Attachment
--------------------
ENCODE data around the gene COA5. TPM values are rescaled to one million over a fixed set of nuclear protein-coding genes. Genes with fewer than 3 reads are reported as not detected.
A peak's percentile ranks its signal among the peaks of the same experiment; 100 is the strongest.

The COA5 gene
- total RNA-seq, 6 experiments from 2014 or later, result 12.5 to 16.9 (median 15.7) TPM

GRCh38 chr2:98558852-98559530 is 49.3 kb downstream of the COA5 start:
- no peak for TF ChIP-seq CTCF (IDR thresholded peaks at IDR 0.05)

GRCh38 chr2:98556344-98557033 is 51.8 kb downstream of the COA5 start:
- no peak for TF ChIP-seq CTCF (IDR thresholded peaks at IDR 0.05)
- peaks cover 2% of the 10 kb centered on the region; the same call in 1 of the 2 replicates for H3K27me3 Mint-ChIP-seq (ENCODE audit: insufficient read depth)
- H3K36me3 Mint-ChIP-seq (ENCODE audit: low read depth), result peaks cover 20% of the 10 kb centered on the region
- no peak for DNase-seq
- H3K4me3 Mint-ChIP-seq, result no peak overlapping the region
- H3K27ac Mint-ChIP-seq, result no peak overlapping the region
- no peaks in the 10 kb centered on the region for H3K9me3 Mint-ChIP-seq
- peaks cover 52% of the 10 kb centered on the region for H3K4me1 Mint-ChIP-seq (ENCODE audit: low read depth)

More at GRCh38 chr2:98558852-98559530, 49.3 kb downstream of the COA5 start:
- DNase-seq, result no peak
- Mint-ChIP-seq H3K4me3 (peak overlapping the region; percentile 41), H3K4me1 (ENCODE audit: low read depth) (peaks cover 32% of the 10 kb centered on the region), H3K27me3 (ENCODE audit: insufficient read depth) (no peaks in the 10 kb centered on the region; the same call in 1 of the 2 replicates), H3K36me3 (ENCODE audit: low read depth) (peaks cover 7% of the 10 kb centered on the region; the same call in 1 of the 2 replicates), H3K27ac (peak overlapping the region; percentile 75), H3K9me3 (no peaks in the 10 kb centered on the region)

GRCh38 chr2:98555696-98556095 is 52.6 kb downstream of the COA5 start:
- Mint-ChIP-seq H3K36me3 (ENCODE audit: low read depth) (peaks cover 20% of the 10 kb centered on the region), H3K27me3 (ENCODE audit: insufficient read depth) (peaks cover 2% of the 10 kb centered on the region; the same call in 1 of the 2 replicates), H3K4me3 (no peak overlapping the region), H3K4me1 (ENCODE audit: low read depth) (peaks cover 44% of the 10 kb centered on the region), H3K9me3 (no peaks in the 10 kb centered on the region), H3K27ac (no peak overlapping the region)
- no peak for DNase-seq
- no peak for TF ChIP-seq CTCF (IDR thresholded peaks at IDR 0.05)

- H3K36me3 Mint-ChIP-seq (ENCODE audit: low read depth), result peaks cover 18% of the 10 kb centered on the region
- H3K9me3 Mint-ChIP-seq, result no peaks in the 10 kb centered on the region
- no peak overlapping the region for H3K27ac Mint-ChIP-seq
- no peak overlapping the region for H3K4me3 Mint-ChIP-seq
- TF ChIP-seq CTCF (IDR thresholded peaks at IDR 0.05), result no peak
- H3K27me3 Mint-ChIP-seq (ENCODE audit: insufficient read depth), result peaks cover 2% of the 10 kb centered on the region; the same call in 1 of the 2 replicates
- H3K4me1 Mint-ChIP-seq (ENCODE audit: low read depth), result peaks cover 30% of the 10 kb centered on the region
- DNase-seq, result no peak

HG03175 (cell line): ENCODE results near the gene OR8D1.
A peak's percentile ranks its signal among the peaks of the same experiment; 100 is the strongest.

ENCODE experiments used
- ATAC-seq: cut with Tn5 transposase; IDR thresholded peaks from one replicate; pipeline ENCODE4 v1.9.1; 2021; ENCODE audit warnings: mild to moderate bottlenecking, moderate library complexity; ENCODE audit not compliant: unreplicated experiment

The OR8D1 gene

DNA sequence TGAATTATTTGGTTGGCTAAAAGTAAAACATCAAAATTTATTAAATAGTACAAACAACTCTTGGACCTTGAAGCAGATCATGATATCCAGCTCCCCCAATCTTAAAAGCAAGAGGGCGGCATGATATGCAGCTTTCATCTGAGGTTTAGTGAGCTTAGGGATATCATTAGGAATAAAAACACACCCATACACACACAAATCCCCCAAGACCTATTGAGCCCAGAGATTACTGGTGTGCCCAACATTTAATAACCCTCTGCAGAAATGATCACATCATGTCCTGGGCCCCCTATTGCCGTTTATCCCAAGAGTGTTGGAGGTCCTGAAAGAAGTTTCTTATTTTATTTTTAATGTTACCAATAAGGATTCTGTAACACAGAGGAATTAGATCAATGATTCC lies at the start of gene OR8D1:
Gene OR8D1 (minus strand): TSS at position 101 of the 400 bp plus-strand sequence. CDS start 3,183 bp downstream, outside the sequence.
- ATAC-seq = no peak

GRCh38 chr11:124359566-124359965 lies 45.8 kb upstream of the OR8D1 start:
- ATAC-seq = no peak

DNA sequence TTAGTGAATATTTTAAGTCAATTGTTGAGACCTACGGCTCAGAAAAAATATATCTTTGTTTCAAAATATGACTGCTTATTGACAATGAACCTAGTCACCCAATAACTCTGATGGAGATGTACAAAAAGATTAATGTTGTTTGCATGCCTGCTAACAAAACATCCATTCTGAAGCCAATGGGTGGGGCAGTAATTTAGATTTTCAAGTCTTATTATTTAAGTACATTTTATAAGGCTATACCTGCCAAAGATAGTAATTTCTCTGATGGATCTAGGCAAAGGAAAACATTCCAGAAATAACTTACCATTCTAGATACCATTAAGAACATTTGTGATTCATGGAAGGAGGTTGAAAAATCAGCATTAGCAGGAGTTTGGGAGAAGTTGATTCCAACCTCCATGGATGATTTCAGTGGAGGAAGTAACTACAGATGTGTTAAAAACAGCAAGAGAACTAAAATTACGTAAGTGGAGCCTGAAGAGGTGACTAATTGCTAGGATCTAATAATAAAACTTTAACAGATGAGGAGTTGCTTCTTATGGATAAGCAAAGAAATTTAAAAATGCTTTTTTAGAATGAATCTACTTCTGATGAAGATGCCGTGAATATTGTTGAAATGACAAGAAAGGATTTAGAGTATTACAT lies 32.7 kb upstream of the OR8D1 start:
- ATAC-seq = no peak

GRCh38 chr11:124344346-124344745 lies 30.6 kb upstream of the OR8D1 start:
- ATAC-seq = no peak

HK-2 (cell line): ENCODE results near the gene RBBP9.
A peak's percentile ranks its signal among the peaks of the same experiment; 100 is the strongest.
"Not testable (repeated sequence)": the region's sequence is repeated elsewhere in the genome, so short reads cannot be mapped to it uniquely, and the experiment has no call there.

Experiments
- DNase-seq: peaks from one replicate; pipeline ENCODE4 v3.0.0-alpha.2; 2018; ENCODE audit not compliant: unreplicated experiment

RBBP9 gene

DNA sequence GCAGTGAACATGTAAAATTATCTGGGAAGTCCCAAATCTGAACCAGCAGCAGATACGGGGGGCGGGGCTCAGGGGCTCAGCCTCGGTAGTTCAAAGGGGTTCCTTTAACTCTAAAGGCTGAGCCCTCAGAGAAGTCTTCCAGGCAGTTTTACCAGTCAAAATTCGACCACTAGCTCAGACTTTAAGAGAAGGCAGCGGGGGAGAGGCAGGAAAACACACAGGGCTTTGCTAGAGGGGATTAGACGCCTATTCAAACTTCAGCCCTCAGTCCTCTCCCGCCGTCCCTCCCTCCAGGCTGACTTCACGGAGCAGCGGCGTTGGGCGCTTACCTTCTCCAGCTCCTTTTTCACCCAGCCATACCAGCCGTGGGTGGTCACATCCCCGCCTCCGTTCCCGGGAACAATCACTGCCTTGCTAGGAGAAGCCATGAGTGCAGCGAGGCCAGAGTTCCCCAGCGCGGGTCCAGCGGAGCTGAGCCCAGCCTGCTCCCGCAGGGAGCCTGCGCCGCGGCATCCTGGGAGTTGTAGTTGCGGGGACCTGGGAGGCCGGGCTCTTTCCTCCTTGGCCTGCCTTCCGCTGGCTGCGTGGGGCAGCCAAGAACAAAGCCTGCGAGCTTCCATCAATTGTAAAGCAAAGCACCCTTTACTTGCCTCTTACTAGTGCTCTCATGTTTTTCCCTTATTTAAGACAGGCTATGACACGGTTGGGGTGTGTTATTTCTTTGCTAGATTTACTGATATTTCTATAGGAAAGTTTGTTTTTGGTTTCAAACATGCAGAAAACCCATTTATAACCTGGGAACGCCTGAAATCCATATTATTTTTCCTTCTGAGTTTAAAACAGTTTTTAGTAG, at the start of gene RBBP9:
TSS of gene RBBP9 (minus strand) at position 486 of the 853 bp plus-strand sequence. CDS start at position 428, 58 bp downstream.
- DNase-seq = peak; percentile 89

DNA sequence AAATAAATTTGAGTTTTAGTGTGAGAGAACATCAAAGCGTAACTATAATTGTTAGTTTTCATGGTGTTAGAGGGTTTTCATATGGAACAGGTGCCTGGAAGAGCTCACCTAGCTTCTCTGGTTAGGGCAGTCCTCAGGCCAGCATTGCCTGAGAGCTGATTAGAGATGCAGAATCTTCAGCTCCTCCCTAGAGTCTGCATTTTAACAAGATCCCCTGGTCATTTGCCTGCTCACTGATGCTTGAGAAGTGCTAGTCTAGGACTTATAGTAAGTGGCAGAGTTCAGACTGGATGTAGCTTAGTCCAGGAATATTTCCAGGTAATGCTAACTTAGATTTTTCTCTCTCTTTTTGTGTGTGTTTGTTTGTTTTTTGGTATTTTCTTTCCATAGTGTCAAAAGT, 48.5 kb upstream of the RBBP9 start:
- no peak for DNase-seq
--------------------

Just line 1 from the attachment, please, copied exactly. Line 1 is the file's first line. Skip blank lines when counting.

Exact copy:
ENCODE data around the gene COA5. TPM values are rescaled to one million over a fixed set of nuclear protein-coding genes. Genes with fewer than 3 reads are reported as not detected.